MARTIN’S LANE WINERY, CANADA

Olson Kundig is one of the leading multiple award-winning architectural design firms with its headquarter in Seattle, Washington. The firm is a collaborative global design practice, whose work expands the context of built and natural landscapes. Led by Tom Kundig, the project ‘Martin’s Lane Winery’ was honoured with the 2021 American Institute of Architects (AIA) National Architecture Honor Award. The program highlights the best in contemporary architecture, showcasing the ways these places and spaces improve the lives of their users and communities at large.

Landscape View of the Winery

Design Principal Tom Kundig revealed, “We were honored to be involved in this project, because it’s the von Mandl family’s desire that this be the best Pinot Noir and Riesling gravity-fed winery in the world. They are putting Canada on the world map in terms of winemaking, and they wanted a building that matched that agenda.”

A Satellite View of the Winery

Martin’s Lane Winery location is set in a picturesque landscape in the hillside of Kelowna, British Columbia. The design of the newest von Mandl Family Estates winery draws a close parallel between the topography of the land and the gravity-flow winemaking process taking place inside.

A Landscape View

The design was conceived in a rectangular form with a central split or ‘fracture’ down the middle, opening the building to daylight. Designed to perfection, the production side of the building follows the direction of the site and utilizing the downhill slope for its gravity-flow process.

Plan

Offering sweeping views of nearby Okanagan Lake and the iconic bell tower of Mission Hill Winery, the other half containing the visitor area cantilevers out over the vineyards. This is von Mandl’s first winery in the region.

Spacious Loading Area

Tom Kundig explained, “The idea of the building is to embrace both the landscape and the nature of gravity-fed wineries. Because it’s on a hillside, it was an ideal location amongst the vineyards of the area. The building falls along the topography of the land where production happens, while the hospitality portion of the program cantilevers out over the landscape, opening the space to the lake, the vineyards, and the mountains beyond.”

Breathtaking Scenery

The functional areas of Martin’s Lane step down the hillside, from the grape-receiving area at the top, through fermentation and the settling room, down to the bottling room on the above ground level, and finally the below-ground barrel storage area.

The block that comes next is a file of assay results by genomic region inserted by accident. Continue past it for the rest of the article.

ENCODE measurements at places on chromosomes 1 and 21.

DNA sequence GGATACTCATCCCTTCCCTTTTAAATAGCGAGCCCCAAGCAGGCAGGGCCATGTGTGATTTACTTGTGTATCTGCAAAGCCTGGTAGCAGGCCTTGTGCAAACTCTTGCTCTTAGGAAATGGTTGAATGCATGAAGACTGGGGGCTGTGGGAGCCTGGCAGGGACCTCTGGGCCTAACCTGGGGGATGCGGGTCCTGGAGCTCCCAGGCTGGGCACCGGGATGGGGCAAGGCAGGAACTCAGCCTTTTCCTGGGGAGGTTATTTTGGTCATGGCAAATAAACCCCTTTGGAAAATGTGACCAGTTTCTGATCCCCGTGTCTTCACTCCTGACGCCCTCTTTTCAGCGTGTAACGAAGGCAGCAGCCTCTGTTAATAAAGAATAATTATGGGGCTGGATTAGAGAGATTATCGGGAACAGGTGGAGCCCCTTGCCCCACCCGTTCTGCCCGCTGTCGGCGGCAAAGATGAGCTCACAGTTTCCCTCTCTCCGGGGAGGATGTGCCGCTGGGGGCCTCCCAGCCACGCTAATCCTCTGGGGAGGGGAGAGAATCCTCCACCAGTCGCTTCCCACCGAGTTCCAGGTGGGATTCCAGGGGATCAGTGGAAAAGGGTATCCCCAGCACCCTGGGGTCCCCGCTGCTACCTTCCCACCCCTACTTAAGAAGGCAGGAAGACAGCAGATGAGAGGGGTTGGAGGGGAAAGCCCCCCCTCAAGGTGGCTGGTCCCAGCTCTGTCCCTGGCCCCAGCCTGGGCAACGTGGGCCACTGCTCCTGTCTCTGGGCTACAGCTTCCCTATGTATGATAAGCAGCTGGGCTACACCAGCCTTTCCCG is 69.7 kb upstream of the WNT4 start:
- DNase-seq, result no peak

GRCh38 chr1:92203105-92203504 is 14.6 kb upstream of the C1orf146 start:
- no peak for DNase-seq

Elevations and Plan

Spread across 34,800 sq. ft. area, the winery’s office, wine lab and visitor spaces are woven into the manufacturing areas, including a tasting room, dining room, and visitor walkways that offer intimate glimpses of the production process.

The Storage Area

The building’s exterior is cladded with obsidian-painted structural steel, while weathered corrugated steel is used for siding and roof overhangs.

The Entrance

“The building is split into two parts, with one part literally following the land, and the other part following the horizon line. My favorite element of the project is the magic that happens when these two parts of the building come together,” reveals the architect.

Sections

Visitors enter the facility through a rough formed concrete tunnel and then to a private tasting room accented by a glass and perforated-steel wall that overlooks the barrel storage area.

Visitor’s Experience

A custom-designed and fabricated spiral steel staircase leads up to a larger tasting room and visitor experience area with perforated steel on the outside and solid steel inside.

Designed to Complement the Landscape

The form of the staircase was inspired by the stainless steel filtering equipment used in the wine industry, as well as, by the Fibonacci sequence that reflects how grapevines propagate.

Sectional View

Much like the building itself, interior details tell the story of the bespoke, high-quality winemaking process that VMF Estates has worked for decades to refine.

Award-Winning Design

Tom Kundig concludes, “Like wine, the more nuances you can build into a building, the more you can appreciate it over time.” How true!

Image Courtesy: Olson Kundig

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